Wednesday, 29 May 2013
Hello professional economists: did you know governments can print money?
I’ve lost count of the number of times I’ve seen articles and papers by so called professional economists which assume that increasing the deficit means increasing the debt.
As Keynes and Milton Friedman pointed out, and as I’ve pointed out a trillion times on this blog, a deficit can be funded by debt OR BY NEW MONEY.
The latest high profile economist I’ve noticed who doesn’t get the latter very simple point is Carmen Reinhart. But then given the nonsense than emanates from her and Kenneth Rogoff, that’s not surprising.
In this letter to Paul Krugman, she asks Krugman, “What is the foundation for your certainty that as peacetime debt hits new records in coming years, the United States will be able to engage in forceful countercyclical fiscal policy if hit by a large unexpected shock? Furthermore, do you really want to find out the answer to that question the hard way?”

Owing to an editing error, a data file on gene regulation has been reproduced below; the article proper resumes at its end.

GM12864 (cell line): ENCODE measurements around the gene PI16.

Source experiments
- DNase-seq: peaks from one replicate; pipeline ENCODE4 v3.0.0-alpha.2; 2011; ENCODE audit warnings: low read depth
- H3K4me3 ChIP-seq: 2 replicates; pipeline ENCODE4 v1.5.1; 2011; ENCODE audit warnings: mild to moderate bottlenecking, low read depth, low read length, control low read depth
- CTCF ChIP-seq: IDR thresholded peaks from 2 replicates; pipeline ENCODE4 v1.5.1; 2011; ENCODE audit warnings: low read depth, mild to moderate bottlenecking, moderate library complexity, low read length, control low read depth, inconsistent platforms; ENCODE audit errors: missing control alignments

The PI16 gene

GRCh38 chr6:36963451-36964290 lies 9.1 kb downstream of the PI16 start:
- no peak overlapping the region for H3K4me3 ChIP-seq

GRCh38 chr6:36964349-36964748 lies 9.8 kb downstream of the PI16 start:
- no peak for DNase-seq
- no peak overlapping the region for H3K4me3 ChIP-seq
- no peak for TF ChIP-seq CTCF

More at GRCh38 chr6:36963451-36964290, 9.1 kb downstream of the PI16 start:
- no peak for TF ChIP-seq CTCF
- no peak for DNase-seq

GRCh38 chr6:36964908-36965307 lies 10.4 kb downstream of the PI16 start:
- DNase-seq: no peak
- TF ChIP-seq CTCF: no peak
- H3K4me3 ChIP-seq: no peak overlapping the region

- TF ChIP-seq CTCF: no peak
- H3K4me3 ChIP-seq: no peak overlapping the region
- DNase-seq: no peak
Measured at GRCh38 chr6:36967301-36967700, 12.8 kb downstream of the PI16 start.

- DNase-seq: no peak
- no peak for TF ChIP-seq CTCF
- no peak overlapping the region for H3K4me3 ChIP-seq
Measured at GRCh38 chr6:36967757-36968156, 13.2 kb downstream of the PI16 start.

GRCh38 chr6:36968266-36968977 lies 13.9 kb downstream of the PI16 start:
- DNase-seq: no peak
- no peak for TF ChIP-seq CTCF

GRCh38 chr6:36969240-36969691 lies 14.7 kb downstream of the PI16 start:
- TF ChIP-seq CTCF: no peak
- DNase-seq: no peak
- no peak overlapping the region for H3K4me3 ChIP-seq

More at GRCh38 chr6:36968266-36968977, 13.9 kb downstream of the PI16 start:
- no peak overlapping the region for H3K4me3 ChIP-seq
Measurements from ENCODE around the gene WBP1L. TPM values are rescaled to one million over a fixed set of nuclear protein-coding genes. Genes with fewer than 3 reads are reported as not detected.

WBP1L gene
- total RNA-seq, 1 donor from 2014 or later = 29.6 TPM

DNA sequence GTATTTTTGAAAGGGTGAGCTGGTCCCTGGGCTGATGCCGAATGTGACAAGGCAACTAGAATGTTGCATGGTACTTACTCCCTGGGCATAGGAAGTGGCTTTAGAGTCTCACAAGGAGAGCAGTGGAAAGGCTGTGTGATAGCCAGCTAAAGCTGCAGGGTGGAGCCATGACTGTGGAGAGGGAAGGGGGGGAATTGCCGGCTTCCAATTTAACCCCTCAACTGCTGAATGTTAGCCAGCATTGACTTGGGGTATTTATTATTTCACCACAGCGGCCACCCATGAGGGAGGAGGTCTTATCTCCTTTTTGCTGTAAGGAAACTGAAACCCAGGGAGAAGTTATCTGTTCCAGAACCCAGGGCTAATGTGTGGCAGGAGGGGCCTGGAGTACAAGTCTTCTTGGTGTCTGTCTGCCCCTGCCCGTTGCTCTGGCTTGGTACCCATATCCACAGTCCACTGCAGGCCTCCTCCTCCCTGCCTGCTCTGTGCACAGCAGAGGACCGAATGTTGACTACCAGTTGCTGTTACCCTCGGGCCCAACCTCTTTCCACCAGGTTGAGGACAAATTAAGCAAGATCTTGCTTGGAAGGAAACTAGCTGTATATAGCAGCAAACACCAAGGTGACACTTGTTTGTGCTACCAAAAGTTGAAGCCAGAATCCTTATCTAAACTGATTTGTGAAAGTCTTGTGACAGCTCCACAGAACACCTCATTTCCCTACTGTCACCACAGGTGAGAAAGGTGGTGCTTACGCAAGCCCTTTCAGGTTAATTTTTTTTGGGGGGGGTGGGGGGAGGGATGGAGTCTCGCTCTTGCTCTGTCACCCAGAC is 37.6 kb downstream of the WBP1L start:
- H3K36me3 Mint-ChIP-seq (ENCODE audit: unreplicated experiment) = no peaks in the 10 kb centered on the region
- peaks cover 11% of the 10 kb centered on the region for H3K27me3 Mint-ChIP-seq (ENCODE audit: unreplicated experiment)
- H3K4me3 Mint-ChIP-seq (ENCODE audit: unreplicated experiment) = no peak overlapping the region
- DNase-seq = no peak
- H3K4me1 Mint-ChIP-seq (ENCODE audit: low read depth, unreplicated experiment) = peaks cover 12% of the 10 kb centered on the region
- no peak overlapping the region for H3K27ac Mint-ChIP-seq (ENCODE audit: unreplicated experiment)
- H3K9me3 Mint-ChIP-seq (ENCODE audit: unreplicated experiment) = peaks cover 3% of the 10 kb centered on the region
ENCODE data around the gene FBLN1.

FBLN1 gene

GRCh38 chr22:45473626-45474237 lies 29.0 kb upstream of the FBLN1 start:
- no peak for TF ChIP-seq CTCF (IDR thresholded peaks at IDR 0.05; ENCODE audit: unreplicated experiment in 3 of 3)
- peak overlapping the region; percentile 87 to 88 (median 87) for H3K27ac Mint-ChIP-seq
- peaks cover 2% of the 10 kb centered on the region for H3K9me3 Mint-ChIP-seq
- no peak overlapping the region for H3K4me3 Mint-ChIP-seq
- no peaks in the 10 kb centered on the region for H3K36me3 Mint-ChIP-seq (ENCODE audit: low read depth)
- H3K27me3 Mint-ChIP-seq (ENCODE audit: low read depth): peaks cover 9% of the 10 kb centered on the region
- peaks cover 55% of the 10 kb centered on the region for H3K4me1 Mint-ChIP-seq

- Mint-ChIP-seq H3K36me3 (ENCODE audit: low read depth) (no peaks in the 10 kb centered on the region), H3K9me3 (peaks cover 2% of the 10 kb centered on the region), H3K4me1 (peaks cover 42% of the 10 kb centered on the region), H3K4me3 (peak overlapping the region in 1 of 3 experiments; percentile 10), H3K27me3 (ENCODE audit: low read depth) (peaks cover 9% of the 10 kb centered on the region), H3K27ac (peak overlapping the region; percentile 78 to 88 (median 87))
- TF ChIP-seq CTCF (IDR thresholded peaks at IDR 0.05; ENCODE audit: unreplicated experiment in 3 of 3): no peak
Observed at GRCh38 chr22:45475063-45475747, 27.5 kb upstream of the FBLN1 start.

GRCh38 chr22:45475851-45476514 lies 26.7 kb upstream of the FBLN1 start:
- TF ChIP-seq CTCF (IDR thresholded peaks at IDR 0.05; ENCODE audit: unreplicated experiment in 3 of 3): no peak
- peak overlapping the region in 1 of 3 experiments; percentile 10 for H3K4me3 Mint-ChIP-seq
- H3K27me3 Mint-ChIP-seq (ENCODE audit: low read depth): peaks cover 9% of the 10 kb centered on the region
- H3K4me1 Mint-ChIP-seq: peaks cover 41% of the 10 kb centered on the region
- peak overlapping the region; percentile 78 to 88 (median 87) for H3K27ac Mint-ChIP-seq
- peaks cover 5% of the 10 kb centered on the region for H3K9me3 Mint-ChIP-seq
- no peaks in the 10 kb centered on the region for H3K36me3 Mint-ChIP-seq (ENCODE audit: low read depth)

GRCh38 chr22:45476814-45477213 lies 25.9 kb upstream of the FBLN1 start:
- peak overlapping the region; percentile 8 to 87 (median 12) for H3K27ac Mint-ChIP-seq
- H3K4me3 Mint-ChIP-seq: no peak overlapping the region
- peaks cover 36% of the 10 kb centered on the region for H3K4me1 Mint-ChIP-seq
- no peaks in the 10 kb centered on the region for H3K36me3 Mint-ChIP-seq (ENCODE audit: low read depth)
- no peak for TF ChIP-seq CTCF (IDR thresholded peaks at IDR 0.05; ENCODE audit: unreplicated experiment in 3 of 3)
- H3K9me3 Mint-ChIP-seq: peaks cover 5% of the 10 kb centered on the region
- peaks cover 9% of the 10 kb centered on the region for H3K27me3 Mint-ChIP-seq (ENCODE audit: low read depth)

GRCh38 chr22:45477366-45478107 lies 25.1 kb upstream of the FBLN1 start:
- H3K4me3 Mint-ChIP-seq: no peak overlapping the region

Well the “foundation of my certainty” is that a monetarily sovereign country like the US can simply print money to fund “countercyclical fiscal policy” if no one wants to lend it money.
Now the knee jerk response to that from the assortment of clots, idiots and thickos that infest Planet Earth is “inflation”. And the answer to that is that as long as the amount of money created and spent is enough to escape a recession, but no so much as to cause excess unemployment, then “problem solved” as they say.
Moreover, there’s not even any point in borrowing something you can produce yourself for free is there? That’s one reason why Milton Friedman and Warren Mosler have suggested that governments should NOT BORROW AT ALL!!!!! That is, the only liability they should issue is money (monetary base to be exact).
What’s the relevance of “peacetime”?
Moreover, noticed a bit of trickery in Reinhart’s question: that word “peacetime”?
US debt relative to GDP is still nowhere near HALF the level that existed in the UK just after WWII (well over 200%). Now that doesn’t suite the Rogoff and Reinhart thesis, namely that high debts are some sort of disaster. So they try their best to confine the discussion to periods other than those just after wars.
But even that won’t wash: the UK’s debt during the 20th century AVERAGED around 100% of GDP: above the 90% threshold which R&R claim to be a big problem.
Pathetic, ins’t it?